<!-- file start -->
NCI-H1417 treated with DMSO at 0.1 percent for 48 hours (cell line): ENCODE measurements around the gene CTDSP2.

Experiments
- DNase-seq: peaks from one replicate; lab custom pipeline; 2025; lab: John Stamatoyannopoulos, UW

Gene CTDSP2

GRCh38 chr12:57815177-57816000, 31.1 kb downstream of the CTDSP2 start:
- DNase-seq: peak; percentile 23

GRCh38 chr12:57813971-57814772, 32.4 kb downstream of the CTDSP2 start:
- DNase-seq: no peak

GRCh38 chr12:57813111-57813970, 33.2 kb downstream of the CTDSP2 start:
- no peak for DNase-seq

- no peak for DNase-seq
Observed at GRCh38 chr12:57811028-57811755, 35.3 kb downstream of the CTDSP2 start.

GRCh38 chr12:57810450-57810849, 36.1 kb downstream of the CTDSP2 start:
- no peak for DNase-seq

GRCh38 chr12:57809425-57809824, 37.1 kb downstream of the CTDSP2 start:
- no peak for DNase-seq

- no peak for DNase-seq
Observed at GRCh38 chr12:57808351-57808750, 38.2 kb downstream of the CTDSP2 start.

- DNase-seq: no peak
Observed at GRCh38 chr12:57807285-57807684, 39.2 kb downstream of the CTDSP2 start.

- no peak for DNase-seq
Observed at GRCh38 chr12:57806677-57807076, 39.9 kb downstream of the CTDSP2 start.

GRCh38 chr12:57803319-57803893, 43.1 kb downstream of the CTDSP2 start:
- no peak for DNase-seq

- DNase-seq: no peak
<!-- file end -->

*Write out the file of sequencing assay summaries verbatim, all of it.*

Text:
NCI-H1417 treated with DMSO at 0.1 percent for 48 hours (cell line): ENCODE measurements around the gene CTDSP2.

Experiments
- DNase-seq: peaks from one replicate; lab custom pipeline; 2025; lab: John Stamatoyannopoulos, UW

Gene CTDSP2

GRCh38 chr12:57815177-57816000, 31.1 kb downstream of the CTDSP2 start:
- DNase-seq: peak; percentile 23

GRCh38 chr12:57813971-57814772, 32.4 kb downstream of the CTDSP2 start:
- DNase-seq: no peak

GRCh38 chr12:57813111-57813970, 33.2 kb downstream of the CTDSP2 start:
- no peak for DNase-seq

- no peak for DNase-seq
Observed at GRCh38 chr12:57811028-57811755, 35.3 kb downstream of the CTDSP2 start.

GRCh38 chr12:57810450-57810849, 36.1 kb downstream of the CTDSP2 start:
- no peak for DNase-seq

GRCh38 chr12:57809425-57809824, 37.1 kb downstream of the CTDSP2 start:
- no peak for DNase-seq

- no peak for DNase-seq
Observed at GRCh38 chr12:57808351-57808750, 38.2 kb downstream of the CTDSP2 start.

- DNase-seq: no peak
Observed at GRCh38 chr12:57807285-57807684, 39.2 kb downstream of the CTDSP2 start.

- no peak for DNase-seq
Observed at GRCh38 chr12:57806677-57807076, 39.9 kb downstream of the CTDSP2 start.

GRCh38 chr12:57803319-57803893, 43.1 kb downstream of the CTDSP2 start:
- no peak for DNase-seq

- DNase-seq: no peak